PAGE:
“After August, international aid staff were not granted access to the camps for three months,” an employee of a non-government humanitarian organisation told Frontier on condition of anonymity.
“A new procedure was handed down by the Rakhine Coordination Committee in November, making it compulsory for us to re-request travel authorisation for our staff, including Myanmar nationals, every two weeks,” the aid worker said.
Although a monthly system was reinstated in late April, delays in responding to travel permission requests remain common because of increasingly complex, and often opaque, restrictions, the aid worker said.
Lessons from Nargis
“If there is a disaster, bureaucratic blockages on aid organisations will not be easily overcome. A slow response is the price you’ll pay,” Mr Gregory Gottlieb, a former senior humanitarian officer with the United States Agency for International Development in Washington told Frontier.
After Cyclone Nargis devastated the Ayeyarwady Delta in 2008, Gottlieb was involved in negotiations aimed at persuading a reluctant military government to lift its objections to a massive international relief operation.
“In my assessment, the government’s dual strategy – cooperating on disaster preparedness while obstructing humanitarian relief in conflict areas – still puts Burmese lives needlessly in danger,” Gottlieb wrote in a commentary for The Conservation website on May 4.
The strategy “weakens the advancements that the country has made on disaster risk reduction over the past 10 years”, Gottlieb, now director of the Feinstein International Center at Tufts University in the US, told Frontier.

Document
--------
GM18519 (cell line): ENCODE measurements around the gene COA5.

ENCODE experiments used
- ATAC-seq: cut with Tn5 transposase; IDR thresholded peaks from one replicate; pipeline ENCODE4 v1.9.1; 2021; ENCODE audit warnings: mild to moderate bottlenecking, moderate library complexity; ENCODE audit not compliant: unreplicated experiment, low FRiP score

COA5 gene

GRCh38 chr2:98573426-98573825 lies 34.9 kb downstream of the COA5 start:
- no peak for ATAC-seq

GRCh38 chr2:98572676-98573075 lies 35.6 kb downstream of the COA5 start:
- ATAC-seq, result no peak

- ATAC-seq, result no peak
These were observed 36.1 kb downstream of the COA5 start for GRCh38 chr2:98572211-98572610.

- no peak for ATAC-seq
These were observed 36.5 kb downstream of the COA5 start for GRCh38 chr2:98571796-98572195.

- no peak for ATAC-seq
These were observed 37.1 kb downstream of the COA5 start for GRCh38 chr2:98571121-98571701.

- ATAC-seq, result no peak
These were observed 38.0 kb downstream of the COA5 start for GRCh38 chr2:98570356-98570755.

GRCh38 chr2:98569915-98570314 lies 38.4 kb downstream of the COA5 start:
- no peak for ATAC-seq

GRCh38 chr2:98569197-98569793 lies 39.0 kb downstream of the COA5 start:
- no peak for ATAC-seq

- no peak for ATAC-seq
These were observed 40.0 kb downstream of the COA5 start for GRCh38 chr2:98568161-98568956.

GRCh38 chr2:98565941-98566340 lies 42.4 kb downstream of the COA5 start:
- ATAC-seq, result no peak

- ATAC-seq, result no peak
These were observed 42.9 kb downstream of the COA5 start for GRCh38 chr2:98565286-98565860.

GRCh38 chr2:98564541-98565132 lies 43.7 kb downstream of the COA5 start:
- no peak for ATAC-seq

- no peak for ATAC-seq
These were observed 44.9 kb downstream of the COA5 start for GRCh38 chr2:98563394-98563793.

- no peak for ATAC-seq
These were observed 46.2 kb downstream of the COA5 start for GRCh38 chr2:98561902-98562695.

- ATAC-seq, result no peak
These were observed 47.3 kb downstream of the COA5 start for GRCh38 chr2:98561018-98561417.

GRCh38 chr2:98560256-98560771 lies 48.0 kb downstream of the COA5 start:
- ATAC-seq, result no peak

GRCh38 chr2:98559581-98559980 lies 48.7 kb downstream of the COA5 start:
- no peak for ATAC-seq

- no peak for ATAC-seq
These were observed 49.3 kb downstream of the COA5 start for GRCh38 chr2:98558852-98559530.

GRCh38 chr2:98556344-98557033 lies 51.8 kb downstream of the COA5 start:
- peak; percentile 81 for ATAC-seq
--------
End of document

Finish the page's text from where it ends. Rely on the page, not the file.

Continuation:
However, USAID says Myanmar has made considerable progress in understanding, managing and reducing disaster risk in the decade since Nargis struck.
“Ten years ago, Myanmar did not have much in the way of a formal disaster management agency or system. They didn’t have radar stations. They weren’t tracking storms. And, they weren’t tapped into regional and global networks,” said Mr Harlan Hale, the Indonesia-based regional adviser for USAID’s Office of Foreign Disaster Assistance. “They have developed all of that since. It’s like night and day between 10 years ago and now,” he told Frontier.
The improvements over the past decade include infrastructure such as radar stations to monitor meteorological conditions, GPS stations to detect earth tremors, and measuring stations for tides and river levels.
But management practices have also improved. Government and non-government organisations interviewed by Frontier commended the passing of a Disaster Management Law in 2013 and the establishment in Nay Pyi Taw the following year of a central command system known as the Emergency Operation Centre.
They also praised the Myanmar Action Plan for Disaster Risk Reduction developed by the government in 2017 and the endorsement of a national building code in 2016 that regulates construction standards, including for storm shelters.